In the olden days – when people still thought the earth was flat – the universe was sometimes compared to the inside of a human skull. This was our notion of the infinite that lies beyond the world we live in, as a reflection of the infinity of our powers of thought and perception. This comparison, and, using the Hubble Space Telescope, the discovery of the most far-flung corners of the universe, are the basis of Ultra, Ultra Deep Fields, by the Brooklyn artist Maya Hayuk.
This exhibition, developed especially for MU, is this versatile artist’s first major solo presentation in the Netherlands. She made a name for herself internationally with her spectacular murals, and her graphic art, performances and collaborative projects with, among others, the Barnstormers and bands such as Animal Collective, TV on the Radio, Devendra Banhart and The Beastie Boys.
Maya Hayuk, who has always been fascinated by planetariums and their way of literally bringing space closer to us, does not like to waste her time looking at nothing. This was also true of the astronomers who first dared to aim the Hubble telescope at areas in space that had thus far been known as empty white spots. They did not know whether they were going to see anything, but were convinced that there had to be something there. With the help of coloured filters – blue, green, red and almost infrared – they sure enough discovered that, what up until that moment had been regarded as absolute emptiness, actually contained the most distant galaxies ever perceived.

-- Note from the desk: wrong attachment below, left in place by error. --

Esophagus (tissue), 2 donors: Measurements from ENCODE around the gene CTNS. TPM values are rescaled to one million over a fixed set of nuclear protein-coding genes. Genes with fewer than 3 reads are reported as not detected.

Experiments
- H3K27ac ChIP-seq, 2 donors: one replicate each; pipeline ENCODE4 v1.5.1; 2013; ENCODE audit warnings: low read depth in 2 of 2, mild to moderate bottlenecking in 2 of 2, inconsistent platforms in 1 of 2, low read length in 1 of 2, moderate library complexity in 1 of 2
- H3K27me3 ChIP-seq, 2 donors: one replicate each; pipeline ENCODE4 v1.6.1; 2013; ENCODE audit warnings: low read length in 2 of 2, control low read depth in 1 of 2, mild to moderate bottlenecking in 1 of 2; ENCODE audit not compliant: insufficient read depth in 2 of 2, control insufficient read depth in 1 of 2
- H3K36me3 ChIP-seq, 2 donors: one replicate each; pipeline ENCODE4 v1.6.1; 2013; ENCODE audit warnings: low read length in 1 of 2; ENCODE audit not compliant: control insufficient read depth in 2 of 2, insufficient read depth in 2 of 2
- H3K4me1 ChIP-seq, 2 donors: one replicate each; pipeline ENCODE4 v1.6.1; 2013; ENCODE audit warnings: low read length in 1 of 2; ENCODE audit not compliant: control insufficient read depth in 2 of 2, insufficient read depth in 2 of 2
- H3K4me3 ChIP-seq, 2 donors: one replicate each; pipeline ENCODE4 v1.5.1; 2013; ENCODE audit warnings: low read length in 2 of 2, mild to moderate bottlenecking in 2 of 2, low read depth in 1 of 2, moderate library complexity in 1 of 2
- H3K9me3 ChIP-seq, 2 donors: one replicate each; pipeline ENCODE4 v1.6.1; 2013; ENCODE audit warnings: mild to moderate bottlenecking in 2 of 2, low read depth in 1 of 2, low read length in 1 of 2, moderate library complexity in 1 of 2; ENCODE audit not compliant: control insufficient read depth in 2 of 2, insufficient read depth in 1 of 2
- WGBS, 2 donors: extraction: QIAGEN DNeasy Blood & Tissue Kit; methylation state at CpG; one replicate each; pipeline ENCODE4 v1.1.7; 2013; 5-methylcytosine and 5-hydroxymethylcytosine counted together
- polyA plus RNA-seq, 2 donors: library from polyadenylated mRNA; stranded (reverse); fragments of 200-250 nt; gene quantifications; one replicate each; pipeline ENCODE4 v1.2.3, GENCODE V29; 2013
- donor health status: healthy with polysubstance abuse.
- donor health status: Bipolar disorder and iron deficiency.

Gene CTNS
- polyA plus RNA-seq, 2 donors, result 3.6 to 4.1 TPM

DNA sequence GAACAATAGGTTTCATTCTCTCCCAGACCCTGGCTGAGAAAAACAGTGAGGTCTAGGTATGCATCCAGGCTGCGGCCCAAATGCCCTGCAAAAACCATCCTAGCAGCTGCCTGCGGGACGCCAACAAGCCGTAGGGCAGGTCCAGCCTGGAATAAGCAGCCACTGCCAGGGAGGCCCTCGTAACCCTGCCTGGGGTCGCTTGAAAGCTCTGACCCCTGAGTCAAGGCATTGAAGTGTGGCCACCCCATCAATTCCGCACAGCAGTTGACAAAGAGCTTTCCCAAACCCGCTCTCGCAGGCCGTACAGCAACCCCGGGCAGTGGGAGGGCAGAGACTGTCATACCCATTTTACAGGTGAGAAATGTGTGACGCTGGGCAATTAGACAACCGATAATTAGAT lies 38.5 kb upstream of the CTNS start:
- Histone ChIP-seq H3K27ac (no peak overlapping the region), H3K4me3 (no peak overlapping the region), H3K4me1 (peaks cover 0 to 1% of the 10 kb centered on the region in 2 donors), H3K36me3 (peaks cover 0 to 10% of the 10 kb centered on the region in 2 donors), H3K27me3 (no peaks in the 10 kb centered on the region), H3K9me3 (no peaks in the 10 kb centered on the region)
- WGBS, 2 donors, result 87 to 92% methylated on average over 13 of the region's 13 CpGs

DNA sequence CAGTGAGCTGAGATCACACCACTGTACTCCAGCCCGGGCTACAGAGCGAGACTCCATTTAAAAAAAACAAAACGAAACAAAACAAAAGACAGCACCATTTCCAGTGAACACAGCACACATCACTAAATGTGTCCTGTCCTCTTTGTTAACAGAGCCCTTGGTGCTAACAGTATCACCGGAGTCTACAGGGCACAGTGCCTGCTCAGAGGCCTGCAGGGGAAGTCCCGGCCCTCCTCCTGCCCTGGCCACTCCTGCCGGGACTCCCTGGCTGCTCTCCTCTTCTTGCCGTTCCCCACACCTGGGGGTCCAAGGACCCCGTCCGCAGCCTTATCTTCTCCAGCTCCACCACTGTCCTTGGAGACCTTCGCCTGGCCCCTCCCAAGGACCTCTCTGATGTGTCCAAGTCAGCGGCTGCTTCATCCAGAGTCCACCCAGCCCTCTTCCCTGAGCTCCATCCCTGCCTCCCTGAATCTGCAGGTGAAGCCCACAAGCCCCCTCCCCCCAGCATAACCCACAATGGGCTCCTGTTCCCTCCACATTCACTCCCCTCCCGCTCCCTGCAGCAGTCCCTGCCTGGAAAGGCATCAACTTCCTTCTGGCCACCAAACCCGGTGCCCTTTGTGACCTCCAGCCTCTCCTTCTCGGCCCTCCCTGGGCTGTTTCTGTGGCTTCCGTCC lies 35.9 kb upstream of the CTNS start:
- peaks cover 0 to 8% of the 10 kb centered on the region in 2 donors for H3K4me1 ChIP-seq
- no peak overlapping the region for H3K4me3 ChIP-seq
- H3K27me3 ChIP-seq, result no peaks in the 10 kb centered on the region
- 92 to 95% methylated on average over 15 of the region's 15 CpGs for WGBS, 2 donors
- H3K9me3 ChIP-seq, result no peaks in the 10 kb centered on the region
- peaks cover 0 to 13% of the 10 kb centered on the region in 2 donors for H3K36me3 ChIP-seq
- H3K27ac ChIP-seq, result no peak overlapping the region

For the first time in human history it was possible to depict the oldest galaxies that had come into existence during the so-called ‘dark era’, the time shortly after the Big Bang when the first celestial bodies began to heat up the cold, dark universe again. The resulting clouds of light were given the name Ultra Deep Fields.
Maya Hayuk’s work, be it her large abstract murals or her smaller works on paper, is imbued with symmetry and colour. It is midway between the stellar clouds that the Hubble Telescope allowed us to see and the abstract patterns on Mexican blankets, Rorschach tests and holograms. Using a symbolism that also leaves room for spirituality, she expresses her love for what is positive and whole. For Hayuk, love eventually conquers evil, a motto that she also upholds as a member of the Positive Future Prophecy Posse.
With Ultra Ultra Deep Fields, Maya Hayuk builds on the installation commissioned by the 2009 Scope Art Fair, which she realised jointly with fellow artist Ben Wolf, and a recent exhibition at Gallery 16 in San Francisco.
Visitors to the Ultra, Ultra Deep Fields - Hayuk prefers to call them passengers – are given the chance to penetrate further and deeper into ‘tangible spaces’, thanks to the bright colours, video constructions, sounds and paintings that seem to go on for ever. A large ‘planetarium’ dominates the central area of MU as if it were half a disco ball or a head. It is surrounded by smaller satellites, each offering its own spatial experiences. Ben Wolf will mainly contribute light and shadow installations.
Maya Hayuk is represented by gallery A.L.I.C.E. of Brussels and Cinders Gallery of Brooklyn.